EDS have different view on sponsorship
Steve Schuckenbrock watched his tee shot fade slightly to the left, then he smiled. It was just practice.
The Electronic Data Systems Corp. executive was gearing up for a round with PGA pro Nick Price at the Four Seasons Country Club -- a perk that comes with working for the title sponsor of the EDS Byron Nelson Championship.
But EDS doesn't pay "slightly north of $6 million" to rub shoulders with the pros. The Plano-based information technology services firm wants an identifiable return, perhaps something close to the $600 million worth of business it associates with last year's inaugural sponsorship.
The tournament doesn't close deals, but it doesn't hurt, said Mr. Schuckenbrock, executive vice president of global sales.
"Will this venue add to that decision or other decisions? I certainly think so. Is this the only vehicle to do it? No. But we will clearly get additional business."
As title sponsor, EDS gets its name on every ticket, banner and sign for the tournament, which concludes this weekend.
But its returns come from non-traditional means, since EDS is a business-to-business firm. Most title sponsorships are snapped up by commercial banks, automakers or retailers familiar to consumers.
EDS uses the tournament to tout its services to more than 150 chief executives, chief technology officers and chief information officers, or CXO's, as they're called.
The company wined and dined them and gave them face time with the PGA's top golfers. They also got 7:30 a.m. wakeup calls and were led to conference rooms where they heard about emerging technology.
But instead of giving them a traditional sales pitch, EDS let other executives discuss the merits of technology in a roundtable Tuesday.
They heard from people like Michael Dell, who founded Austin-based computer company Dell Inc., and Jim Keyes, chief executive for Dallas-based 7-Eleven Inc.
"This gives us an opportunity to spend two or three days working with clients who care about transforming their businesses through technology," Mr. Schuckenbrock said. "In this case, the consumer message is important but subtle -- a bit more abstract. But when somebody listens to Jim Keyes, it sparks five ideas to talk to us about."
Fresh off the practice putting green, EDS guest Bill Van Fassen, chief executive for Blue Cross & Blue Shield of Massachusetts, said he would have enjoyed more "classroom time."
Mr. Van Fassen said CEOs need to learn what emerging technologies can help their companies.
"It's the kind of thing we don't get exposed to as CEOs," he said. "Most of us don't spend a lot of time keeping up to date on a lot of technology, and we need to."
Mark Winneker, director of marketing for Dallas-based consultant The Marketing Arm, identified three positives for sponsoring the tournament:
EDS is associated with a $5.8 million purse -- one of the highest on the PGA Tour, excluding the four majors and the World Golf Championship tournaments.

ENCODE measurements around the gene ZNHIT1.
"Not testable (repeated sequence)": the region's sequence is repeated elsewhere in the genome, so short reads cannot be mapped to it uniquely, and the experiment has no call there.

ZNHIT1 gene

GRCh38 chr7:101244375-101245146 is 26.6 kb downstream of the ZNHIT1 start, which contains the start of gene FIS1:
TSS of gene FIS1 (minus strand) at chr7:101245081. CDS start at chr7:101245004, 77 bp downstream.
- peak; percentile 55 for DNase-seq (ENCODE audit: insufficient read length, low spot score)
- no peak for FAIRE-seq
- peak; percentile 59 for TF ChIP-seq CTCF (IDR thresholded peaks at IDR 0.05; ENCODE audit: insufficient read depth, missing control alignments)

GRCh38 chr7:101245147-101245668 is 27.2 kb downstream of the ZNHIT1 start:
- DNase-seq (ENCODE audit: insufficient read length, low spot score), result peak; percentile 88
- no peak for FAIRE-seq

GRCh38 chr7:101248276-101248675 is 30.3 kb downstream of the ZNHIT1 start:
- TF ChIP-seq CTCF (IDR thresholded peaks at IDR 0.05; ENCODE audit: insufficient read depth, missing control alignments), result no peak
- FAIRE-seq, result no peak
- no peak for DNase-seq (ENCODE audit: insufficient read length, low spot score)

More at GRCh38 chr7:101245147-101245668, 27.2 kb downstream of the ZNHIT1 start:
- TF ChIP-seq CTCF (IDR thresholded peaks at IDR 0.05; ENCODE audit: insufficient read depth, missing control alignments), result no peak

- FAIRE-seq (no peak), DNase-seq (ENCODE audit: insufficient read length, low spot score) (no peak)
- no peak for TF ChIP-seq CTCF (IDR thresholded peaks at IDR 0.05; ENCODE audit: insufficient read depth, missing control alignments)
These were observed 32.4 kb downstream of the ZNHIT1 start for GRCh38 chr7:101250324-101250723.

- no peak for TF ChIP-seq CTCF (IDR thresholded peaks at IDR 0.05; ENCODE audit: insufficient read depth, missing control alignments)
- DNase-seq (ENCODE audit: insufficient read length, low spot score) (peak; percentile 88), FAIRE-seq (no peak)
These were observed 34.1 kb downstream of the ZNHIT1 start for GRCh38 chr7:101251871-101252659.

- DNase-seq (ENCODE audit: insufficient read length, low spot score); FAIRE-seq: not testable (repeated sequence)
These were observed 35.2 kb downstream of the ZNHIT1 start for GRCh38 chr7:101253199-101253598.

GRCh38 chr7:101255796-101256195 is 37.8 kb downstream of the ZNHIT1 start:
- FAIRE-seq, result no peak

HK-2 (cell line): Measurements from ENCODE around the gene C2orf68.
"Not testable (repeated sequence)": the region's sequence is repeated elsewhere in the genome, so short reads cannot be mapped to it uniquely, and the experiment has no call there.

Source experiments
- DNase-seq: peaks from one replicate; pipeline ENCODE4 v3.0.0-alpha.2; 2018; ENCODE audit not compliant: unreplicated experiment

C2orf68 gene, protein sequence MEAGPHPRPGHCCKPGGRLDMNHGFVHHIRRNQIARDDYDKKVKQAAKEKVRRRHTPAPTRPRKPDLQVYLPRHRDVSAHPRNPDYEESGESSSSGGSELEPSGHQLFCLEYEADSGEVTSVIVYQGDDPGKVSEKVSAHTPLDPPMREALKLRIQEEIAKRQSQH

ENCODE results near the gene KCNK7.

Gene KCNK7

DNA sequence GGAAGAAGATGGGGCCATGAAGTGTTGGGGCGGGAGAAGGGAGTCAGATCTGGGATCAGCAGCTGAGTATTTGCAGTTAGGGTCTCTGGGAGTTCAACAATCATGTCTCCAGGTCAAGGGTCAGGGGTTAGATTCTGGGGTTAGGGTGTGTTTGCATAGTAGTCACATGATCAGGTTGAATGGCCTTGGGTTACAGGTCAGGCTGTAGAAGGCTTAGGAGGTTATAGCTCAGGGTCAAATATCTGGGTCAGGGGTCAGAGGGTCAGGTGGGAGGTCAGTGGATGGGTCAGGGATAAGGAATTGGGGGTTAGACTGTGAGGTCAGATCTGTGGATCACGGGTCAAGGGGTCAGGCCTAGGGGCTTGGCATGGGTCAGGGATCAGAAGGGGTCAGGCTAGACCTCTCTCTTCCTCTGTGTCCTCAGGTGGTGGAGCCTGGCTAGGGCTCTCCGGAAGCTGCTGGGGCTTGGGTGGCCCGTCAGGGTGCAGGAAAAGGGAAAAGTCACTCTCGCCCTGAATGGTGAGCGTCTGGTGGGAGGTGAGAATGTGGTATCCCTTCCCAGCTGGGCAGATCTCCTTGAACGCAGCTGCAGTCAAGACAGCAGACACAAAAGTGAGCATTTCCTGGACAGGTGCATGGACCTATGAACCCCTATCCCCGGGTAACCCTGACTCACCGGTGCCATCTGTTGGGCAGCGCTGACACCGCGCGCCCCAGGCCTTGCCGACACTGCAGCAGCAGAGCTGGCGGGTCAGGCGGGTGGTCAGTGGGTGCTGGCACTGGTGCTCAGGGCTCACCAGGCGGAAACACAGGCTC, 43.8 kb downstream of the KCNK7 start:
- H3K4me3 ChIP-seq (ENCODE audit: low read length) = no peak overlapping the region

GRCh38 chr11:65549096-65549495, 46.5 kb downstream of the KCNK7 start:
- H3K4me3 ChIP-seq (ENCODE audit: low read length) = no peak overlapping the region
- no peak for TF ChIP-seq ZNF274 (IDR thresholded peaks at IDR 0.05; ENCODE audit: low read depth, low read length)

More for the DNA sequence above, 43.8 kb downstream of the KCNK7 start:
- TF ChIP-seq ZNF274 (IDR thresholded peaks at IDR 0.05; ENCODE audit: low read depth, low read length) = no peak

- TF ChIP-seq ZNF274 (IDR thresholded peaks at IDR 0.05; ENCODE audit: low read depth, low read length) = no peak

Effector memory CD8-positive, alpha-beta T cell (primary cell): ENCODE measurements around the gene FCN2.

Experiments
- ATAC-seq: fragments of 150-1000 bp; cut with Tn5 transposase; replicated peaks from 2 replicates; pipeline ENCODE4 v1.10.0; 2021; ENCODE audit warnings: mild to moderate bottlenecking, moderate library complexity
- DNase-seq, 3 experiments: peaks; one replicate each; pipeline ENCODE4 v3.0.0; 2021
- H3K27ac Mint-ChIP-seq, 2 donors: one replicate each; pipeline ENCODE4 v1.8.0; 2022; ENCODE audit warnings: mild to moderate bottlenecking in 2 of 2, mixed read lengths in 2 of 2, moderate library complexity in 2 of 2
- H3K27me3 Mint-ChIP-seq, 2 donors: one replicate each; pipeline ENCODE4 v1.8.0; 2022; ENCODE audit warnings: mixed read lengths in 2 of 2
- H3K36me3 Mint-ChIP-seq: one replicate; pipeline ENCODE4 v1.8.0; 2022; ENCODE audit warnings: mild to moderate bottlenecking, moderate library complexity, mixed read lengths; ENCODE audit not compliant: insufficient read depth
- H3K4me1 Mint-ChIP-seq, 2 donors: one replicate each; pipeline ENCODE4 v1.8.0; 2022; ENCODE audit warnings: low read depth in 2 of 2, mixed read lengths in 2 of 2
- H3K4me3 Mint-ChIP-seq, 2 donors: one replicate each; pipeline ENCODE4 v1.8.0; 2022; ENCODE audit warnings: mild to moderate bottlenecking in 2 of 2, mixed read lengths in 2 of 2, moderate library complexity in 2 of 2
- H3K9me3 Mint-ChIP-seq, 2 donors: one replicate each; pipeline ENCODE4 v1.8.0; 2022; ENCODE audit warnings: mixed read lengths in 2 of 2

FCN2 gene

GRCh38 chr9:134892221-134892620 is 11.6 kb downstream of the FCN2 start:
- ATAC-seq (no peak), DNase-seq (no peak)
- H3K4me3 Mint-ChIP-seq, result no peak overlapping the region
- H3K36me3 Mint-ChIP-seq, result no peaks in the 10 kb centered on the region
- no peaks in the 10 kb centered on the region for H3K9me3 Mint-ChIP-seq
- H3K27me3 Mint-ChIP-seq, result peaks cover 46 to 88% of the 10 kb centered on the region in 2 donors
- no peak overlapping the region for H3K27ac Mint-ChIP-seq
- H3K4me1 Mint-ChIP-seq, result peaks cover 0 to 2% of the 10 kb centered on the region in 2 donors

The company's name is linked to the PGA Tour's highest payout to a charity, in this case Dallas' Salesmanship Club Youth and Family Centers, which received $5.79 million last year.
The field includes five of the top seven money leaders, which is good for attendance and TV ratings: Tiger Woods, defending champion Vijay Singh, Phil Mickelson, Mike Weir, Stuart Appleby and Ernie Els.
There are also 28 international players, a lineup that reflects the company's global reach and worldwide workforce.
"The way golf has gone global, we'd like to get more people here," said tournament chairman Stephen Barley, who's welcoming back the South African-born Mr. Els after a one-year hiatus.
"One of the recurring strategies was, because EDS is a global company and there's more influx of good foreign players, we'd like to talk to some of them and convince them to play in our event."
Sometimes one player can make the difference.
Last year's Bank of America Colonial in Fort Worth gained worldwide attention when Annika Sorenstam received a sponsor's exemption to become the first female player in 58 years to compete in the PGA Tour.
She didn't make the cut after two rounds, but Bank of America, whose tournament begins at the Colonial Country Club in Fort Worth on Thursday, enjoyed international attention.
The company estimated that last year's tournament registered one billion "impressions," or the number of times people saw the Bank of America brand from press coverage or other printed materials.
Bank of America placed a value of $21 million on the media blitz Ms. Sorenstam generated, said Dockery Clark, the company's sports marketing and sponsorship executive.
"The return was significant," said Ms. Clark, who declined to discuss the company's investment. "We got four years' worth of benefit into one."
This isn't EDS' first foray into sports marketing.
The company provided technical services for the 1994 and 1998 World Cup soccer tournaments.
Its head-turning ads during the 2000 and 2001 Super Bowls are credited with making its brand more recognizable.
EDS launched a series of print ads during the tournament that will run over the next eight weeks. It's also airing television ads during the coverage on cable's USA Network and on CBS.
The company pressed 300 employees into volunteer duty this weekend, and another 30 local employees are dedicated to operations, plus 50 from offices nationwide.
The endeavor will likely pay off, said Mr. Winneker of The Marketing Arm.
"The challenge for the business-to-business sponsor is that you may not be as efficient from a reach standpoint," Mr. Winneker said. "There is a small percentage of golf fans to sell to, but if they can maintain existing ones and build new ones, this thing pays for itself."
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